If it is desired to burn coal in stove 10, the catalytic converter must be bypassed because the sulfur in the coal fumes would be detrimental to the converter and would destroy same. Thus, when coal is being burned, the damper 52 is moved to the position illustrated in FIG. 4 to substantially block access to the catalytic converter, whereupon the combustion gases and fumes from the burning coal would pass directly through opening 40 to exhaust duct 50. Of course, the door 26 would be maintained in closed position, even though the rod 58 remains in the retracted position of FIG. 4.
FIG. 5 illustrates a modification to the stove shown in FIGS. 1 through 4, which modification is specifically designed to improve operation of the stove when burning coal. Specifically, in the form of the invention illustrated in FIG. 5, the catalytic converter 42 is slidably mounted on partition 32 for movement from the full line position illustrated to the broken line position. Specifically, a rod 70 is secured at its inner end to converter 42, as at 72, said rod extending through an opening 74 in front wall 12, it being noted that the opening 74 is located slightly above the opening 62. Rod 70 terminates at its outer extremity in a handle or knob 76 whereupon manipulation of rod 70 from the full line to broken line position thereof causes corresponding movement of converter 42 from its full line to its broken line position. A substantially horizontally extending plate 78 is secured to and extends from front wall 12 whereupon when converter 42 has been moved to its inoperative or broken line position, as illustrated in FIG. 5, the plate 78 functions to define a cover for the top of the converter, whereupon the converter is protected both at its top and bottom from exposure to coal fumes in the stove, it being understood that the only time converter 42 is moved to its inoperative or broken line position, as illustrated in FIG. 5, is when stove 10 is being used to burn coal. Of course, in the embodiment illustrated in FIG. 5, it is not necessary to retract the rod 58 when burning coal, because opening 38 becomes completely unobstructed when converter 42 is moved to its broken line position, and hence provides the necessary communication with chamber 36.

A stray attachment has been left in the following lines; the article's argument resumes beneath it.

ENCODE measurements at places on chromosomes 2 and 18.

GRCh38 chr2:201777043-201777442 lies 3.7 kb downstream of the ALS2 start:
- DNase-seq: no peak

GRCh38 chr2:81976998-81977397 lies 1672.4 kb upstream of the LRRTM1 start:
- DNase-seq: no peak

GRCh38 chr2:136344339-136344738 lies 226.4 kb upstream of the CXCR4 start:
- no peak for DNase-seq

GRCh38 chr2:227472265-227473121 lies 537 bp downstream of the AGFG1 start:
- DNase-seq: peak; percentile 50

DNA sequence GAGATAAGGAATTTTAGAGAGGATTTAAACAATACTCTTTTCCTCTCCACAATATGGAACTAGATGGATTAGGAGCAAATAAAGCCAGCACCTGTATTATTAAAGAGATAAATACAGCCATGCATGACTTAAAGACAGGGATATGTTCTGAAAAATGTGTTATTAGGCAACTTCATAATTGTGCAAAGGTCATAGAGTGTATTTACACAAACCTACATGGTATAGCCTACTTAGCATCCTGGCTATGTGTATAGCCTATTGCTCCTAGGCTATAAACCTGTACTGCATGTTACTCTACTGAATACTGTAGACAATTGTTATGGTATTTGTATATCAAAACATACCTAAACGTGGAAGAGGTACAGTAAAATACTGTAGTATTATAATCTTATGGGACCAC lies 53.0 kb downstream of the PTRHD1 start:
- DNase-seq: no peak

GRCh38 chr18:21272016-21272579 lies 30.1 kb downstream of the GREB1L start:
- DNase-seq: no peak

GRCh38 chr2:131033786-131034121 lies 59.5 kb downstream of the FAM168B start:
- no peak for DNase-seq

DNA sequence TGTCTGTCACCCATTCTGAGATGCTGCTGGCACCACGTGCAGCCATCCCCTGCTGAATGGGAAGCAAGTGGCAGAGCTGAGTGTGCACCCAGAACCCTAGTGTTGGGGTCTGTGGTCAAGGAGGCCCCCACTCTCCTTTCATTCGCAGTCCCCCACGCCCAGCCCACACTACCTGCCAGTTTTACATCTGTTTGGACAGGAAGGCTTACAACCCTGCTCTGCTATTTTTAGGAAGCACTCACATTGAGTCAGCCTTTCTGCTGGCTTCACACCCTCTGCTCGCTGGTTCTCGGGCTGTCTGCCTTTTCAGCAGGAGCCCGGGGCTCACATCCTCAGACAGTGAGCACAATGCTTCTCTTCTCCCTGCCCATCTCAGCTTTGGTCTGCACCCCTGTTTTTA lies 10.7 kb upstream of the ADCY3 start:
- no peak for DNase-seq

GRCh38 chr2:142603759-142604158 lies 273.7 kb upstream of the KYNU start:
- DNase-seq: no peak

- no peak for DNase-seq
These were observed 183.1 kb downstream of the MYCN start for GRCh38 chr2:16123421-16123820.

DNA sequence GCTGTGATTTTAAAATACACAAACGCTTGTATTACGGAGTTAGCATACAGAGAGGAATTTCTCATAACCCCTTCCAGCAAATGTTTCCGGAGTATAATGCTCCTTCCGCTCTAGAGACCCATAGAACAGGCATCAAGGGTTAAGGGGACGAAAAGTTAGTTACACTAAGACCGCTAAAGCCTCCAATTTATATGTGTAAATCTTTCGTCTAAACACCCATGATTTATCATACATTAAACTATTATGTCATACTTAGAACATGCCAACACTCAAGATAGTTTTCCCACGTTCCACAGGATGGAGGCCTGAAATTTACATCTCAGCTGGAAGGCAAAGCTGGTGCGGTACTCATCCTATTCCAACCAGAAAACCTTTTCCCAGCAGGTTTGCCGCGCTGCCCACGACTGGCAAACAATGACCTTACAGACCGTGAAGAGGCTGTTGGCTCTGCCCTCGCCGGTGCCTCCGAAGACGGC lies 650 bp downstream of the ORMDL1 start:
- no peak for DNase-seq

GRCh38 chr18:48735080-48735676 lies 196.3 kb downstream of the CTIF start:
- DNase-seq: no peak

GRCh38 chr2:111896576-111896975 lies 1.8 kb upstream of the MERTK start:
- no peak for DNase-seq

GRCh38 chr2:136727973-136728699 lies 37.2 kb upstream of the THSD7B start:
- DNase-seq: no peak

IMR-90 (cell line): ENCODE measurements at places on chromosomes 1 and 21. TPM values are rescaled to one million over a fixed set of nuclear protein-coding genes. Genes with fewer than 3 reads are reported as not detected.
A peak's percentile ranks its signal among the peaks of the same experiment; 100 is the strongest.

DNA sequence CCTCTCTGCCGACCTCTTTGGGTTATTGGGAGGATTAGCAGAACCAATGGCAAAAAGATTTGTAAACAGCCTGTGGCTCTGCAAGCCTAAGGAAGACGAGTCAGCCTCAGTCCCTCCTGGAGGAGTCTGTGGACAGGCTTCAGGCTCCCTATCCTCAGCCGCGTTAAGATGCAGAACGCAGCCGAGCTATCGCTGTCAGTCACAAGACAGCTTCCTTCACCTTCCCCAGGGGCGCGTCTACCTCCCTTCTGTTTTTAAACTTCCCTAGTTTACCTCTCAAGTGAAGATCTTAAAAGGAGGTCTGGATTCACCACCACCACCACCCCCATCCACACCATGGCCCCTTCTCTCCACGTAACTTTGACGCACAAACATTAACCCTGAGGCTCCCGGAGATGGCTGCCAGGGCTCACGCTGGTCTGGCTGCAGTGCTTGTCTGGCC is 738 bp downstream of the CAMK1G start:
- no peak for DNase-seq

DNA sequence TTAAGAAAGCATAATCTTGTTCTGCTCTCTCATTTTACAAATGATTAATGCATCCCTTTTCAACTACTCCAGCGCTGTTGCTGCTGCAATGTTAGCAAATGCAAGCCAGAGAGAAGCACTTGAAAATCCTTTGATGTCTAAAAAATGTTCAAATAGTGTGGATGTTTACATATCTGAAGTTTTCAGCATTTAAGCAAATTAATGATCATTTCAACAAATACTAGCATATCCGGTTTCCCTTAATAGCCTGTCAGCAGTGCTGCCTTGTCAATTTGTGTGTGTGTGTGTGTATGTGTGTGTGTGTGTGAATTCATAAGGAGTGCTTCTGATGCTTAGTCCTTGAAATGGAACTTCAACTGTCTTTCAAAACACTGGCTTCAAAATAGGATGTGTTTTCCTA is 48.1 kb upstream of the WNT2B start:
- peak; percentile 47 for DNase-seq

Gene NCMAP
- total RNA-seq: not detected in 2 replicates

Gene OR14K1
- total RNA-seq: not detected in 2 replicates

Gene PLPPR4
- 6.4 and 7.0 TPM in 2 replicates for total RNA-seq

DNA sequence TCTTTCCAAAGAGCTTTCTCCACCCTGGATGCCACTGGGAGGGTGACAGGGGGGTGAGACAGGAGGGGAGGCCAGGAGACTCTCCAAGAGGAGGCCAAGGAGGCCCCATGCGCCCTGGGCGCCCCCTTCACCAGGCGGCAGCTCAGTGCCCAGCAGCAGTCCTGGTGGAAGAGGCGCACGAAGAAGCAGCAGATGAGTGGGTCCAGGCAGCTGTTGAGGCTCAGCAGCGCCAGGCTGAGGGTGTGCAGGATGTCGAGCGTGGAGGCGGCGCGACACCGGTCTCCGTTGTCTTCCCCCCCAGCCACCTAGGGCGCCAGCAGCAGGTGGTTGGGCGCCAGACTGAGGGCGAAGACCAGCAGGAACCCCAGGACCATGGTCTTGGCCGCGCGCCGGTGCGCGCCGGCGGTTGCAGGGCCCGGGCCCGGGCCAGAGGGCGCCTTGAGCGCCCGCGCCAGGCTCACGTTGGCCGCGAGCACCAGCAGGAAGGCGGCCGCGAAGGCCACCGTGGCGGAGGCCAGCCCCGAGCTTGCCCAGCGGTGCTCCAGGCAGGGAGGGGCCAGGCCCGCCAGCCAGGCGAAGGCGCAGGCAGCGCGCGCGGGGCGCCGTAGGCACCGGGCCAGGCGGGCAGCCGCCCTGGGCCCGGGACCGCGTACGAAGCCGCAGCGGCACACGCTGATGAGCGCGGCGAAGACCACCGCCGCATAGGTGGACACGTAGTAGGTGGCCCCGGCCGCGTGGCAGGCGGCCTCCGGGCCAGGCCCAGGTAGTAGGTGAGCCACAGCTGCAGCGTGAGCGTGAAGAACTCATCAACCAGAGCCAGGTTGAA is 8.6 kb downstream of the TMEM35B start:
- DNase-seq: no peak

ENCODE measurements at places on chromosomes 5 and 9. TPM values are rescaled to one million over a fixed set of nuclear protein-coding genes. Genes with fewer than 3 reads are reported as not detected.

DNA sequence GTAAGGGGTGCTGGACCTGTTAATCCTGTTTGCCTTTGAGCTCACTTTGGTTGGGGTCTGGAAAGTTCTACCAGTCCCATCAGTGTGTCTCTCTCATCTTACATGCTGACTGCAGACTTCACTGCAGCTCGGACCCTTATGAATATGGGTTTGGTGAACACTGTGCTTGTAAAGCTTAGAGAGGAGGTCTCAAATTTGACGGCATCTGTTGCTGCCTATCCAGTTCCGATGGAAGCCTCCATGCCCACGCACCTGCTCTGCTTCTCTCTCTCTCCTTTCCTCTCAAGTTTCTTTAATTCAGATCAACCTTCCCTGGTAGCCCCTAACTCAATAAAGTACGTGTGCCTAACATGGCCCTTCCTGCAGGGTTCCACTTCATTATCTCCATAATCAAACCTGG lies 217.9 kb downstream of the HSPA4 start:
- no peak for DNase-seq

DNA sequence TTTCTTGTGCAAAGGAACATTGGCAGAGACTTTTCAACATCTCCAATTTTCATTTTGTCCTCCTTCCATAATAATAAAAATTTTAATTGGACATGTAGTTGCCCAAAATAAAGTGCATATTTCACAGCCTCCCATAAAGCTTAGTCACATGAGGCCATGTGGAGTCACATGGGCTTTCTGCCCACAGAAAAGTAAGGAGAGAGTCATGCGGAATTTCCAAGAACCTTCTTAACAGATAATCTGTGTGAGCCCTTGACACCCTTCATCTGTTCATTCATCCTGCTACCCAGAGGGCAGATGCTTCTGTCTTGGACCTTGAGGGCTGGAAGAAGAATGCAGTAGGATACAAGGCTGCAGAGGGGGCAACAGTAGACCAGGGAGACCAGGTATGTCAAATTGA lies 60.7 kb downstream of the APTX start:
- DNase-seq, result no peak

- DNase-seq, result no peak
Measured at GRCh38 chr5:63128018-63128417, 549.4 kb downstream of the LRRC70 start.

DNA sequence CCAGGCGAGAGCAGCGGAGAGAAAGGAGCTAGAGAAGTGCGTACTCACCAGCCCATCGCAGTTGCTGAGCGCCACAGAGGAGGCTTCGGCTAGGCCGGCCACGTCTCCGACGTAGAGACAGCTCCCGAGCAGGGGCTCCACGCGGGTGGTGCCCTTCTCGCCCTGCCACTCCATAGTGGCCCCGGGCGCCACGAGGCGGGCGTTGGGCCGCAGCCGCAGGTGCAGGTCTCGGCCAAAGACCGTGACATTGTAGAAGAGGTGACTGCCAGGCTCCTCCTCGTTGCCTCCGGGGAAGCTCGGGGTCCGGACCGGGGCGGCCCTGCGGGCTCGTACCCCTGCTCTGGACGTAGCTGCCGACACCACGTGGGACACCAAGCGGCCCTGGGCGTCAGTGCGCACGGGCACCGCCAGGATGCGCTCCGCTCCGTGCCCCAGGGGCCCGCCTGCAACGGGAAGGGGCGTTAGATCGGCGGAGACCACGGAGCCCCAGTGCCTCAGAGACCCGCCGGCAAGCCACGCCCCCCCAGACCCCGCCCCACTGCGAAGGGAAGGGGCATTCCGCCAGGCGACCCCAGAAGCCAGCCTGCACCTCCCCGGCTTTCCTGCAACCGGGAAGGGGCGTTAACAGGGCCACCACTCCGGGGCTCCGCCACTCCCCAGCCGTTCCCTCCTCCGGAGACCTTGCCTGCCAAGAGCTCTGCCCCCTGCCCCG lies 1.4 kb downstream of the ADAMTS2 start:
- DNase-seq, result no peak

FIGS. 6 through 9 illustrate application of the present invention to a fireplace insert stove shown generally at 80. Aside from obvious cosmetic differences, the only real difference between stove 10 and stove 80 is that the latter has a much more shallow afterburn chamber 82 thus necessitating that the catalytic converter 84 be mounted on the underside of horizontal partition 86, as illustrated most clearly in FIGS. 8 and 9. Opening 88, in registry with the converter 84, and opening 90 in partition 86 correspond to the aforedescribed openings 38, 40 respectively. Damper 92 and manipulating rod 94 correspond with and operate in an identical manner to aforesaid damper 52 and rod 58. As stated, the only real difference from a functional standpoint between stoves 80 and 10 is that because of the relatively shallow afterburn chamber 82 in the former, the catalytic converter depends from the horizontal partition member, rather than being located on the top side thereof. By the same token, in this form of the invention, the damper means slides along the top surface of the partition, rather than along the underside thereof, as in stove 10. Doors 96 in the stove 80 cannot be swung to open position until rod 94 has been retracted to the position illustrated in FIG. 9, at which point the passage of combustion gases and smoke through the catalytic converter is blocked by damper 92, thus causing the combustion gases and smoke to flow through opening 90 to exhaust duct 98 whenever the doors 96 are opened. The one disadvantage of the stove illustrated in FIGS. 6 through 9 is that it cannot be used to burn coal, since the exposure of the catalytic converter 84 to the coal fumes would quickly destroy the converter.
While there is shown and described herein certain specific structure embodying the invention, it will be manifest to those skilled in the art that various modifications and rearrangements of the parts may be made without departing from the spirit and scope of the underlying inventive concept and that the same is not limited to the particular forms herein shown and described except insofar as indicated by the scope of the appended claims.